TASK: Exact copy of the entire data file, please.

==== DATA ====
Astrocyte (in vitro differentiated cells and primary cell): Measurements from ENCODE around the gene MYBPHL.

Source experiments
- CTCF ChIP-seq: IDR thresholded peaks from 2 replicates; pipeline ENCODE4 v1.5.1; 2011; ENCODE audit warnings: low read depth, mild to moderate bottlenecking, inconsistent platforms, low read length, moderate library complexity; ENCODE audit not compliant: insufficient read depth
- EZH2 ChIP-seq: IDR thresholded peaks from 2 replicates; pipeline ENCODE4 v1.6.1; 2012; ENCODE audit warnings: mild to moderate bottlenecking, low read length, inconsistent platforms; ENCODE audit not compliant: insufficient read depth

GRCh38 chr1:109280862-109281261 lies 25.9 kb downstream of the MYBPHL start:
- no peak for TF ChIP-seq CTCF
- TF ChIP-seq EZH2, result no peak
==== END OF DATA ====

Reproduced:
Astrocyte (in vitro differentiated cells and primary cell): Measurements from ENCODE around the gene MYBPHL.

Source experiments
- CTCF ChIP-seq: IDR thresholded peaks from 2 replicates; pipeline ENCODE4 v1.5.1; 2011; ENCODE audit warnings: low read depth, mild to moderate bottlenecking, inconsistent platforms, low read length, moderate library complexity; ENCODE audit not compliant: insufficient read depth
- EZH2 ChIP-seq: IDR thresholded peaks from 2 replicates; pipeline ENCODE4 v1.6.1; 2012; ENCODE audit warnings: mild to moderate bottlenecking, low read length, inconsistent platforms; ENCODE audit not compliant: insufficient read depth

GRCh38 chr1:109280862-109281261 lies 25.9 kb downstream of the MYBPHL start:
- no peak for TF ChIP-seq CTCF
- TF ChIP-seq EZH2, result no peak